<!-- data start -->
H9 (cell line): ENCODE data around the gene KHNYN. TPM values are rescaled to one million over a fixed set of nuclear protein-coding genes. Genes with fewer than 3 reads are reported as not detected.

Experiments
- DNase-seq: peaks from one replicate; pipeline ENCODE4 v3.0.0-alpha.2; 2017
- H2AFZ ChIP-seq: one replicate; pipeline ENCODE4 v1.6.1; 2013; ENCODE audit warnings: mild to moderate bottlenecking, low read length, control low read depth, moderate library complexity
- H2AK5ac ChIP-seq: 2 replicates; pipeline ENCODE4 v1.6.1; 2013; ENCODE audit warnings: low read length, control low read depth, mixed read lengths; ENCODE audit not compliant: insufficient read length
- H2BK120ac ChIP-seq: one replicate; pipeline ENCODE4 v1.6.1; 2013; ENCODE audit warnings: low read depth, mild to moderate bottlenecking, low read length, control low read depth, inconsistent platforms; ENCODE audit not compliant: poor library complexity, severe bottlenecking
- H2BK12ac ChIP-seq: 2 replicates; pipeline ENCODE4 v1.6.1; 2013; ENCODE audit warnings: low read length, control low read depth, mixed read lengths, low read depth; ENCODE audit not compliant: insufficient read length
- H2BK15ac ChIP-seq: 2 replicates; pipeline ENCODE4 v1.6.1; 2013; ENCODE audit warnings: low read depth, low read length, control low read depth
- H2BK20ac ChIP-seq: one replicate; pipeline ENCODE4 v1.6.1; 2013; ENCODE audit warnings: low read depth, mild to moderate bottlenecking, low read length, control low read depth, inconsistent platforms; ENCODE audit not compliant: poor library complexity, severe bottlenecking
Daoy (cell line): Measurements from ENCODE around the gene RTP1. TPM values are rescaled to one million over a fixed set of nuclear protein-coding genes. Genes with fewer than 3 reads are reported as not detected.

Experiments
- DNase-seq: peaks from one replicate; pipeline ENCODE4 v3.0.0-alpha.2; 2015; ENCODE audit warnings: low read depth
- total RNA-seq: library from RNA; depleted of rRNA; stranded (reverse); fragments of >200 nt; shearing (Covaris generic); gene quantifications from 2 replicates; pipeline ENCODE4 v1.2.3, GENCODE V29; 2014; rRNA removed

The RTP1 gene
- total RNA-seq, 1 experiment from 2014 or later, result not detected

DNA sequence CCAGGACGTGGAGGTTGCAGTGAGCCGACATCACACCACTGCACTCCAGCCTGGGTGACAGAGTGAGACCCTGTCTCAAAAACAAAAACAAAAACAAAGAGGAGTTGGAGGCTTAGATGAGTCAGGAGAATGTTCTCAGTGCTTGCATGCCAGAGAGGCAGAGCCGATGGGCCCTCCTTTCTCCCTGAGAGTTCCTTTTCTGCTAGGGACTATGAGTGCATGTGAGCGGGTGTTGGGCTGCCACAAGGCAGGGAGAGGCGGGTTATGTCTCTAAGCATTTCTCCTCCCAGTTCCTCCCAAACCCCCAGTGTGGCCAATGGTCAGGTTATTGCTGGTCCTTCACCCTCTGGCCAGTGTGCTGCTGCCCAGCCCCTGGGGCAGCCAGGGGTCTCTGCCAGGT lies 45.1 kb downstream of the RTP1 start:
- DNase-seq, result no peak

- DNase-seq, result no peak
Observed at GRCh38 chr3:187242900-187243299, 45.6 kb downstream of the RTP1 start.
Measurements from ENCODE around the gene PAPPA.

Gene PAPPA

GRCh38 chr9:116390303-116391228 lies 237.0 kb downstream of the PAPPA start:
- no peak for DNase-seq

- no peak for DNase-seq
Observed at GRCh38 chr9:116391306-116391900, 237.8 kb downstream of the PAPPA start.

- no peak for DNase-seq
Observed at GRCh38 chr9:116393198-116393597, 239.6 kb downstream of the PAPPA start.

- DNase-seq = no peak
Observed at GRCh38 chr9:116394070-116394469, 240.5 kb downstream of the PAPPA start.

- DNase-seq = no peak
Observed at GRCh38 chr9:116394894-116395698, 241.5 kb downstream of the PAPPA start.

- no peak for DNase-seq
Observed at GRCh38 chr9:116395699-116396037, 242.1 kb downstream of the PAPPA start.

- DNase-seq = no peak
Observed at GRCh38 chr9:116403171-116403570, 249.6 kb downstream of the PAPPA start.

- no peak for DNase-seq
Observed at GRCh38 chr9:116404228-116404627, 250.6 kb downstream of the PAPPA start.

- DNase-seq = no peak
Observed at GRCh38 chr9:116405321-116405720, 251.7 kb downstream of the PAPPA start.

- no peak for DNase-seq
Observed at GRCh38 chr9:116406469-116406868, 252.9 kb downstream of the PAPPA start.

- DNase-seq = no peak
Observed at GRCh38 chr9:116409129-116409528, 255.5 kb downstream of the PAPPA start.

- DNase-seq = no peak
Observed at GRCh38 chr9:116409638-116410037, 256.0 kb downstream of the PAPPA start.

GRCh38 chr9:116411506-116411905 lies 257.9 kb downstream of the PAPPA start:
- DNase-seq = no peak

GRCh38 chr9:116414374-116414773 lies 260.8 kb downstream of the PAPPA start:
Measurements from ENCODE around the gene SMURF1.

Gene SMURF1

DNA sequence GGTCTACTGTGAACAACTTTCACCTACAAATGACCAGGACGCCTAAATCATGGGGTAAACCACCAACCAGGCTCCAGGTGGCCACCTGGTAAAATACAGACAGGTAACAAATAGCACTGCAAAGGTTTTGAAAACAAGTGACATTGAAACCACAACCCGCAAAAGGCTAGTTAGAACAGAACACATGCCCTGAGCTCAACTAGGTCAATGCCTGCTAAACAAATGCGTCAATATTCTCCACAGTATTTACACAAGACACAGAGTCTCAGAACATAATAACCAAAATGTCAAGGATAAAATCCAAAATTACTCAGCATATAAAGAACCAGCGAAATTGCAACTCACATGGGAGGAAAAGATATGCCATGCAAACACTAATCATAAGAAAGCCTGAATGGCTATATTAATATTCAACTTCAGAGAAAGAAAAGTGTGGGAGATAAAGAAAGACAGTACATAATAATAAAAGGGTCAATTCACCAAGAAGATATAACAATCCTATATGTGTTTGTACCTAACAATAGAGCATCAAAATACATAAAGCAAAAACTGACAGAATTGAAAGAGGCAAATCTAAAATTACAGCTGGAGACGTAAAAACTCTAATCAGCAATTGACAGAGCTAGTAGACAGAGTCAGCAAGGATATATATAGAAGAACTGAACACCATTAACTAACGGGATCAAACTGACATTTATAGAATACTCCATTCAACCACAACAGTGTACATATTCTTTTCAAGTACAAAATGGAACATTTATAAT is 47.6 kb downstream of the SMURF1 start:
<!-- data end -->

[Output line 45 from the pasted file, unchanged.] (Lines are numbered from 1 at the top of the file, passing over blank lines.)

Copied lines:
Observed at GRCh38 chr9:116409638-116410037, 256.0 kb downstream of the PAPPA start.